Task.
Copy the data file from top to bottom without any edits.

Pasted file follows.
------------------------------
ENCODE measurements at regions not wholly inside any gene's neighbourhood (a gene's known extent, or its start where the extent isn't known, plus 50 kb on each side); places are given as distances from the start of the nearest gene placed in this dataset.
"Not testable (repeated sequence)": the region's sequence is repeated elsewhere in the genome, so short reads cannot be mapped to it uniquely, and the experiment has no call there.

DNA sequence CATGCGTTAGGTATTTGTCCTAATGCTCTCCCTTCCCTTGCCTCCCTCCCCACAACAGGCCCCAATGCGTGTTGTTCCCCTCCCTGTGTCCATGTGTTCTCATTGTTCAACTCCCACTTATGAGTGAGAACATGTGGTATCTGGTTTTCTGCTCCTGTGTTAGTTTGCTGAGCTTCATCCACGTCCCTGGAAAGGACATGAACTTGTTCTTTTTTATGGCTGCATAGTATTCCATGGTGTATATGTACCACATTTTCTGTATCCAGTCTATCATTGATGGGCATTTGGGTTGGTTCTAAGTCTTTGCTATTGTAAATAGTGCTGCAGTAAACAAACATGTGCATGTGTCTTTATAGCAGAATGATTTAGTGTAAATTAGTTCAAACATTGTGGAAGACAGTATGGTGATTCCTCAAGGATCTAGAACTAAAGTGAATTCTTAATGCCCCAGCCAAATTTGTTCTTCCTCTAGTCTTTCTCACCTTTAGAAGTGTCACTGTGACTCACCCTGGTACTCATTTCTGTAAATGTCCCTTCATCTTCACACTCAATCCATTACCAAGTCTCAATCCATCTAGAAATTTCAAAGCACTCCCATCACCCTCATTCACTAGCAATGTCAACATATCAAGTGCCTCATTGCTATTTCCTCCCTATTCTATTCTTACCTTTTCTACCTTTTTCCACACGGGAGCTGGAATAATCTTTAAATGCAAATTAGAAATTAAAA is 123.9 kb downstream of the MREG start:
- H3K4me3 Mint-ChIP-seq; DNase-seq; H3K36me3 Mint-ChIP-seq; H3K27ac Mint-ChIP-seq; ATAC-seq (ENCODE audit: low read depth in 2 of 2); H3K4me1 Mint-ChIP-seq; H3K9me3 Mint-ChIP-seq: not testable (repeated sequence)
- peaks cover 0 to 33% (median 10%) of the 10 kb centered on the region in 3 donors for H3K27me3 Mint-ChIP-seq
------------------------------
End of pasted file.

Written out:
ENCODE measurements at regions not wholly inside any gene's neighbourhood (a gene's known extent, or its start where the extent isn't known, plus 50 kb on each side); places are given as distances from the start of the nearest gene placed in this dataset.
"Not testable (repeated sequence)": the region's sequence is repeated elsewhere in the genome, so short reads cannot be mapped to it uniquely, and the experiment has no call there.

DNA sequence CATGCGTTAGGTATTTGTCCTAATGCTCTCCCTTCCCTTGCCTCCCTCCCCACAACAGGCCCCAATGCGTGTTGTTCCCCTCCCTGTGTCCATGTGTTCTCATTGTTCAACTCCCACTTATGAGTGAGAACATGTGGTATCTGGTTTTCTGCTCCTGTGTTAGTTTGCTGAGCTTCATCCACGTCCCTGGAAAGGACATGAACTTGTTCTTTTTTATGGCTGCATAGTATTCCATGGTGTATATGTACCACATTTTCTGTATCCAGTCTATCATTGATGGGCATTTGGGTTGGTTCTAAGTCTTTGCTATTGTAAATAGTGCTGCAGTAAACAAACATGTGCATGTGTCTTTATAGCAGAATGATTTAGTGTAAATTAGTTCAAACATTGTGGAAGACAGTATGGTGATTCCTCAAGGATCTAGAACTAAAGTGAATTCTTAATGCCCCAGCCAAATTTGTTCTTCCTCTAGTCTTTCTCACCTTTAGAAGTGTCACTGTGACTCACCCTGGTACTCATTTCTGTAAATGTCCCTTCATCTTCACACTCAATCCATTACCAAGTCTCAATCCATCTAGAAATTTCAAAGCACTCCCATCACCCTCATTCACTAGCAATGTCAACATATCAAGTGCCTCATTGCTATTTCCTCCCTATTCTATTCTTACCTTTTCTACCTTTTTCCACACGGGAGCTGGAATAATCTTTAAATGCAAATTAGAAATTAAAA is 123.9 kb downstream of the MREG start:
- H3K4me3 Mint-ChIP-seq; DNase-seq; H3K36me3 Mint-ChIP-seq; H3K27ac Mint-ChIP-seq; ATAC-seq (ENCODE audit: low read depth in 2 of 2); H3K4me1 Mint-ChIP-seq; H3K9me3 Mint-ChIP-seq: not testable (repeated sequence)
- peaks cover 0 to 33% (median 10%) of the 10 kb centered on the region in 3 donors for H3K27me3 Mint-ChIP-seq